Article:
As humans, we seem to have an innate desire and ability to judge others. We might feel a bit guilty about doing it; we might be very quiet about it; we might even restrict our judgements to a very few carefully defined areas of life–but in the end, we are all going to make judgements about people and their actions. Not even Jesus’ words from Matthew 7.1, “Do not judge…” actually stop us from judging. These words might slow us down a little and drive our judgemental opinions underground but they really don’t stop us.
And that may be why Jesus doesn’t stop there. He goes on to tell us about people with planks and sawdust in their eyes. This is one of those Biblical passages that reveal Jesus’ sense of humour–it we forget for a moment that these are supposed to be “holy” words, we are treated to a scene worthy of a Three Stooges movie.
A man with a huge plank in his eye walks around, pretending he is fine. He encounters another man struggling with a small piece of sawdust in his eye and immediately sets about scolding the man for getting the sawdust in his eye while at the same time moving in the remove the offending sawdust. Then the fun really begins. The plank bumps the sawdust man, knocking his down. As plank man reaches down to help him up (plank man is obviously a Type A fixer), the plank bangs against the ground, jolting plank man and causing severe pain. Sawdust man gets up, only to be knocked down again as plank man shifts position to relieve the pain in his eyes so he can remove the speck of sawdust from sawdust man’s eye.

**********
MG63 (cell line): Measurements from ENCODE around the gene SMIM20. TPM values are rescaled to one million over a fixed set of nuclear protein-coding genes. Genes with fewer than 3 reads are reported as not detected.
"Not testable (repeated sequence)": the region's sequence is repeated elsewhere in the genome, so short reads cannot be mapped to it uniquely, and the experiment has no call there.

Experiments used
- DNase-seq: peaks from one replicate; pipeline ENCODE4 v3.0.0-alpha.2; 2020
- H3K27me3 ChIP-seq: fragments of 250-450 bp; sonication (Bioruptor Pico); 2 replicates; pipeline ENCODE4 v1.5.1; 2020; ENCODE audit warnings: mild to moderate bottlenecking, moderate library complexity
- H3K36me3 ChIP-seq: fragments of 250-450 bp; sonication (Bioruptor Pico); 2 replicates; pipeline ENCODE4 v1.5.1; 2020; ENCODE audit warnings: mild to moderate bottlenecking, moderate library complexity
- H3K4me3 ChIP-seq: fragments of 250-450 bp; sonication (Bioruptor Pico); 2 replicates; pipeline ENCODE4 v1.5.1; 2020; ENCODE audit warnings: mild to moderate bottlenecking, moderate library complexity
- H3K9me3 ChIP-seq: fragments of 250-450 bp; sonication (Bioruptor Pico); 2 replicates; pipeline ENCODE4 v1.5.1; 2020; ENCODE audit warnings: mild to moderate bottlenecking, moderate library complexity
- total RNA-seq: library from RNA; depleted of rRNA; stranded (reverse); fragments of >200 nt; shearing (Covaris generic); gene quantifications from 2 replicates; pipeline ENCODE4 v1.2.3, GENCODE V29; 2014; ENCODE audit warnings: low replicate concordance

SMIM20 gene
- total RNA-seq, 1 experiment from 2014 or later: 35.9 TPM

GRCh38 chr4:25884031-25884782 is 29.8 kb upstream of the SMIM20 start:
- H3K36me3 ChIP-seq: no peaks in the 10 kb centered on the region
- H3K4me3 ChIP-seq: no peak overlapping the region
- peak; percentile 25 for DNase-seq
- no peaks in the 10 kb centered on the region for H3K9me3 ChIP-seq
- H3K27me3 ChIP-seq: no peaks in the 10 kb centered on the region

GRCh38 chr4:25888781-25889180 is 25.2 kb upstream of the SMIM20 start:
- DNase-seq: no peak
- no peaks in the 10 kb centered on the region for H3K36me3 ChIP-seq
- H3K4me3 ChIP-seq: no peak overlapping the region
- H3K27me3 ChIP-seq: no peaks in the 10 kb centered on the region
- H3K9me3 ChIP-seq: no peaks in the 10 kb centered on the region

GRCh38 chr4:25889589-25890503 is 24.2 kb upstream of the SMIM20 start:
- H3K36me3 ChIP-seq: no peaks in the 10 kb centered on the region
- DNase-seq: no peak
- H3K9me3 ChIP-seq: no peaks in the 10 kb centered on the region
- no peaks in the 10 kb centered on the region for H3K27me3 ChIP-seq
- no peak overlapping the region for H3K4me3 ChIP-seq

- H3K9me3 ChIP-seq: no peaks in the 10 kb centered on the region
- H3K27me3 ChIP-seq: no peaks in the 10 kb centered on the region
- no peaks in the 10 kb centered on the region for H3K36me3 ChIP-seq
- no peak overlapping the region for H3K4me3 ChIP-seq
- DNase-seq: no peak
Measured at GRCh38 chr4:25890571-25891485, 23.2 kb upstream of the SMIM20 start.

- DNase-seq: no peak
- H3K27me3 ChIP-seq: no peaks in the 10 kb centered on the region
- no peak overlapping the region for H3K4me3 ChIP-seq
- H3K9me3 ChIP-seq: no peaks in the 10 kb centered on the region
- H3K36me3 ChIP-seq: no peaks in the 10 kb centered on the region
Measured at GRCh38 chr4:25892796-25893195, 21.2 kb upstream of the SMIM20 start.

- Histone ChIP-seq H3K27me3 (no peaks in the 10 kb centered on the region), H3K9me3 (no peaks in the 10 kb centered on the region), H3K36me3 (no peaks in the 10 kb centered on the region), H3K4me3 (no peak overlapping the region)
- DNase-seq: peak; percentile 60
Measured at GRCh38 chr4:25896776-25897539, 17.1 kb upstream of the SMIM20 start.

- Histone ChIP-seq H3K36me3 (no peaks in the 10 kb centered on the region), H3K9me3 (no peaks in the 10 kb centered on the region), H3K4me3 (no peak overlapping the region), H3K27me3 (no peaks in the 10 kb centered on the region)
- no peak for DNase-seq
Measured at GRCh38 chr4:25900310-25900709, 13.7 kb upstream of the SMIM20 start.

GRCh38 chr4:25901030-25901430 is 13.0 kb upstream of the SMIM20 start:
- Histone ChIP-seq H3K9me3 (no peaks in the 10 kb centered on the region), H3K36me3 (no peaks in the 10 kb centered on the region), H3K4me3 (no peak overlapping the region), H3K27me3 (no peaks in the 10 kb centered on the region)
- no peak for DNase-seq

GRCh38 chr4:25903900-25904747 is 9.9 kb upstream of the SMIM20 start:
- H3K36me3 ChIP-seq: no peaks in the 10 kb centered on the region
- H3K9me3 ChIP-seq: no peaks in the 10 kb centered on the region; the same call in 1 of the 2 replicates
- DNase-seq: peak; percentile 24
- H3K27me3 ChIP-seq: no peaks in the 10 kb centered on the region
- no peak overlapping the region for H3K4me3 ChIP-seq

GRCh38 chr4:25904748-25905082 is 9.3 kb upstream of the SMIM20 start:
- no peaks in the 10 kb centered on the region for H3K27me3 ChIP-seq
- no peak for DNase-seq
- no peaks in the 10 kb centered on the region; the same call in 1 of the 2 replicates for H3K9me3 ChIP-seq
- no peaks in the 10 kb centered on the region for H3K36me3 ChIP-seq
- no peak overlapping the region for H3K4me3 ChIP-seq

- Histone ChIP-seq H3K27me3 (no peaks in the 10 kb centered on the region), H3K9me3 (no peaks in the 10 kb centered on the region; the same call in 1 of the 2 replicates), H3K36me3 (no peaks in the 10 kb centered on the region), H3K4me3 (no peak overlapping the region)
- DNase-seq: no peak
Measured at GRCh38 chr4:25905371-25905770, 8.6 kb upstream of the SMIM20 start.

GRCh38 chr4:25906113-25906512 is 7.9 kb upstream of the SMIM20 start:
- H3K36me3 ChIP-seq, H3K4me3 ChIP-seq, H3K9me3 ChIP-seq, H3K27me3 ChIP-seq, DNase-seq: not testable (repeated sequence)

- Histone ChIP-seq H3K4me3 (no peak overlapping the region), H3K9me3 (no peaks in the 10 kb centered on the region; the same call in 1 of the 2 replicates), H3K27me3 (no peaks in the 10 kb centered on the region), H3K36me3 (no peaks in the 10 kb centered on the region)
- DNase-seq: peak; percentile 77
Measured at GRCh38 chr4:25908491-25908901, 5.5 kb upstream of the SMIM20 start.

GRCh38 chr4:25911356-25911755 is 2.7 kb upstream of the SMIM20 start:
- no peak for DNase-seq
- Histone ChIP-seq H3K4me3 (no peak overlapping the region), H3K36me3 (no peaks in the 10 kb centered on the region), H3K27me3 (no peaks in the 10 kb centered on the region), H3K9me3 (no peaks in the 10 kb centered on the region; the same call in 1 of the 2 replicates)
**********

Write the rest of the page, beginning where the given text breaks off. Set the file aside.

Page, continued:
Anyway, Jesus has a solution to the avoid the whole slapstick scene. He says to plank man the words we read in Matthew 7.5, “You hypocrite, first take the plank out of your own eye, and then you will see clearly to remove the speck from your brother’s eye.” (NIV) The whole comedy falls apart when plank man no longer has a plank in his eye.
It seems to me that Jesus is telling us that judgement begins at home. We look to ourselves first. One of the pop psychology notions that people like to repeat actually has some truth behind it–we often get most upset by what we see of ourselves in others. It becomes much easier to judge and condemn someone else for doing what we are doing than it is to judge and deal with ourselves.
Following Jesus’ words about first removing our plank, maybe we need to be willing to turn our judgements around before we act on them. When I see something in others that upsets me and just begs to be judged, maybe I need to spend some time in front of a spiritual/psychological/emotional/behavioural mirror looking for the same or a similar thing in my life. That often requires some painful and difficulty self-honesty, which is why we prefer to find it in others.
We find the issues in ourselves and we judge ourselves as being in need of help. Removing the plank will involve getting the help we need to remove the plank and since it is in our eye, the removal will sometimes be as difficult and painful as keeping the plank in our eye. It will likely take serious time–the plank may be painful but it is our plank and we are attached to it on some deep level of our being. It will definitely require that we ask for and accept the help that God so freely offers to all of us, as well as the help of others, regardless of the size of the plank we carry in our eye.
While we are in the process of dealing with our plank, we are disqualified from judging others, at least in our plank area–if we judge others while we have the plank, both we and the other person are going to be hurt and neither the plank nor the sawdust will be removed. But once our plank is gone, we have a whole different way of relating to people. We can share the story of dealing with our plank and offer to use our experience to help people deal with their sawdust–or even their plank.
We are still making a judgement that the sawdust they have is a problem–but since we began with ourselves by judging our plank, we are going to be more graceful and loving as we offer to help with the sawdust. We will be God’s agents in the process, able to really help someone because we have found a way.
May the peace of God be with you.